1. The district court correctly determined that this action qualifies as a mass action because, among other reasons, it involves “monetary relief claims of 100 or more persons [that] are proposed to be tried jointly.” 28 U.S.C. § 1332(d)(11)(B)(i). Regardless of whether “100 or more persons” have present injuries sufficient to give rise to Article III standing, this numerical threshold “refers to actual named parties” rather than parties with an interest in the litigation. Mississippi ex rel. Hood v. AU Optronics Corp., 571 U.S. 161, 173, 134 S.Ct. 736, 187 L.Ed.2d 654 (2014). By filing a single complaint without indicating otherwise, the 192 plaintiffs here implicitly proposed a joint trial. See Briggs v. Merck Sharp & Dohme, 796 F.3d 1038, 1048 (9th Cir. 2015) (“[I]mplicit proposals may trigger CAFA's removal jurisdiction.”).
2. BNSF and Swing forfeited their first three contentions.2 The magistrate judge made a factual finding that “greater than two-thirds of the [plaintiffs]” are Montana citizens. 28 U.S.C. § 1332(d)(4)(A)(i)(I); see Coleman v. Estes Express Lines, Inc., 631 F.3d 1010, 1015 (9th Cir. 2011). By failing to object in the district court, BNSF in effect “waive[d] a challenge to that finding.” In re Grand Jury Subpoena, 357 F.3d 900, 910 (9th Cir. 2004).
The magistrate judge also concluded that plaintiffs seek “significant relief” from Swing, and that his alleged conduct formed “a significant basis” for plaintiffs’ claims. 28 U.S.C. § 1332(d)(4)(A)(i)(II)(aa)–(bb). BNSF and Swing failed to timely object to these conclusions in the district court. See 28 U.S.C. § 636(b)(1) (setting a 14-day deadline); D. Mont. L.R. 72.3(b) (same). While not determinative, this failure “is a factor to be weighed” in the forfeiture analysis. In re Grand Jury Subpoena, 357 F.3d at 910 (quoting Turner v. Duncan, 158 F.3d 449, 455 (9th Cir. 1998)).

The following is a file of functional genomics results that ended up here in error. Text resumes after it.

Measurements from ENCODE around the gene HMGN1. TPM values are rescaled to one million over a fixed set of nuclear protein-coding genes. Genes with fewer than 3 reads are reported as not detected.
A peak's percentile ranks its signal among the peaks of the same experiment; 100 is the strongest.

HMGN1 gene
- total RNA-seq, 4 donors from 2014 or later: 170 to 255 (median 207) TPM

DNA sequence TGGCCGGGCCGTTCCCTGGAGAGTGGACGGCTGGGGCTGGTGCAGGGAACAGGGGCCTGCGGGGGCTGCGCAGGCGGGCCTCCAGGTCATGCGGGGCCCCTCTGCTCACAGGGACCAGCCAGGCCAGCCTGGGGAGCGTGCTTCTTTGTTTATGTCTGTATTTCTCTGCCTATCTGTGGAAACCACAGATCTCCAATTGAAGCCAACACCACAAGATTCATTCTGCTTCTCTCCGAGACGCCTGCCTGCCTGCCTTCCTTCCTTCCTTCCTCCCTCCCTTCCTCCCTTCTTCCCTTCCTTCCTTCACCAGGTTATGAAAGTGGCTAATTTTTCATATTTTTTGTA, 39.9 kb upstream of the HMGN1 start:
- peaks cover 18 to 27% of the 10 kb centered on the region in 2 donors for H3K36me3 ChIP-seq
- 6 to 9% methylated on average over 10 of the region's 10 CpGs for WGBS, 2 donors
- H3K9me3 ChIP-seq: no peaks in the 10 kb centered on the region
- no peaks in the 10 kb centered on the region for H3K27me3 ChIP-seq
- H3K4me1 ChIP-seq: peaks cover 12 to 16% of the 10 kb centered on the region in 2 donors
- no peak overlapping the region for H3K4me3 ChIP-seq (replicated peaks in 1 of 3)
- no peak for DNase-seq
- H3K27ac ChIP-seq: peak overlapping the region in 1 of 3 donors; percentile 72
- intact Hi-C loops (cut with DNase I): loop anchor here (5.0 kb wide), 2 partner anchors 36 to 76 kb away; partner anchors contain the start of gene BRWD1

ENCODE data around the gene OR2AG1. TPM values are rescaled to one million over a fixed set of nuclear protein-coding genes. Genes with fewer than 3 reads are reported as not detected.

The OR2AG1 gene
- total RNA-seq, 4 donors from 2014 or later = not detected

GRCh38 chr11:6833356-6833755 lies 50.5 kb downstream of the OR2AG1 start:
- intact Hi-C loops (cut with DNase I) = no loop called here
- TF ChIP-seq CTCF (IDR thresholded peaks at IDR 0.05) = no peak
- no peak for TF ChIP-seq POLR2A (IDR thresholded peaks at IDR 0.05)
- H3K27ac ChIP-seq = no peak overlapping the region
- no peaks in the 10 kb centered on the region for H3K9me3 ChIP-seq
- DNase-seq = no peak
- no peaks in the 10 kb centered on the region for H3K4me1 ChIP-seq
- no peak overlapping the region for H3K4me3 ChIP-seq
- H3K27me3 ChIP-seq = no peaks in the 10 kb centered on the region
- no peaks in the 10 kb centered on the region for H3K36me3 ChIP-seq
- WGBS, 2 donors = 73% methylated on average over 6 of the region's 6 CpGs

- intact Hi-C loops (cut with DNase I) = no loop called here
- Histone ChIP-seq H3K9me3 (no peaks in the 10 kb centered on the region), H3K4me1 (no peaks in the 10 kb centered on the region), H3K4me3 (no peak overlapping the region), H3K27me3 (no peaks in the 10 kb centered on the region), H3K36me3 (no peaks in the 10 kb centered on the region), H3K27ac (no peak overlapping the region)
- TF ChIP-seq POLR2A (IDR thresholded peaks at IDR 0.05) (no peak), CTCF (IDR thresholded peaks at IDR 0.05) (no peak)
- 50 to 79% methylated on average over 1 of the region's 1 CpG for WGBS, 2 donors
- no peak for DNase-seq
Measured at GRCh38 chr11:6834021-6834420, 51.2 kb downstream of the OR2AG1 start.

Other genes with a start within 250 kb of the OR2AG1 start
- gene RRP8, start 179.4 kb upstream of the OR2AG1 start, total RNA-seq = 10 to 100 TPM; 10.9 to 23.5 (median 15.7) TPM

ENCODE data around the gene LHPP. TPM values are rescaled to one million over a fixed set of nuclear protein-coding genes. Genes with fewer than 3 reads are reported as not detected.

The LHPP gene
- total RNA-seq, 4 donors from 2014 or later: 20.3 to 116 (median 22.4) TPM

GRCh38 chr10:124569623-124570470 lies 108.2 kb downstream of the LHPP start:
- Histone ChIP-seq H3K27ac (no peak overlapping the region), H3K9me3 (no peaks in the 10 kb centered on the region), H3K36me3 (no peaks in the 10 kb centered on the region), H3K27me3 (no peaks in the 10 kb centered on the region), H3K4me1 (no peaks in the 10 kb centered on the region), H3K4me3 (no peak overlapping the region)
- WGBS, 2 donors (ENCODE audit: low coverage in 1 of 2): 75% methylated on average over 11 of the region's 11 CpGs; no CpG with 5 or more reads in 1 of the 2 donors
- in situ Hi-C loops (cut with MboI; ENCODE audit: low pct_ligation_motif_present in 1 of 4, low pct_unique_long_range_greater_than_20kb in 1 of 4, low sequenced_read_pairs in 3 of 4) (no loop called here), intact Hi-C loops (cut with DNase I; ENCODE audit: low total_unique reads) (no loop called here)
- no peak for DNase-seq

BNSF and Swing were on notice that forfeiture was at issue in the prior appeal because plaintiffs raised the issue. Yet on remand to the district court, BNSF and Swing did not address the “significant relief” or “significant basis” criteria in their supplemental brief. When they first raised their objections to the magistrate judge's conclusions on these two issues—in their objections to the magistrate judge's supplemental findings and conclusions, which did not address “significant relief” or “significant basis”—more than two years had passed. Neither plaintiffs nor the district court had notice that BNSF and Swing intended to litigate these issues on remand, and the district court never addressed the substance of BNSF and Swing's objections. Under these circumstances, BNSF and Swing have forfeited the issues. See Mosier v. Stonefield Josephson, Inc., 815 F.3d 1161, 1172 (9th Cir. 2016) (“Normally, we do not consider on appeal issues not properly raised before the district court.”).
3. BNSF and Swing challenge the district court's finding that the “principal injuries resulting from the alleged conduct or any related conduct of each defendant were incurred in” Montana. 28 U.S.C. § 1332(d)(4)(A)(i)(III). Although plaintiffs’ allegations concern injuries incurred in Montana, BNSF and Swing argue that the district court failed to consider BNSF's out-of-state “related conduct” and the injuries that it produced.3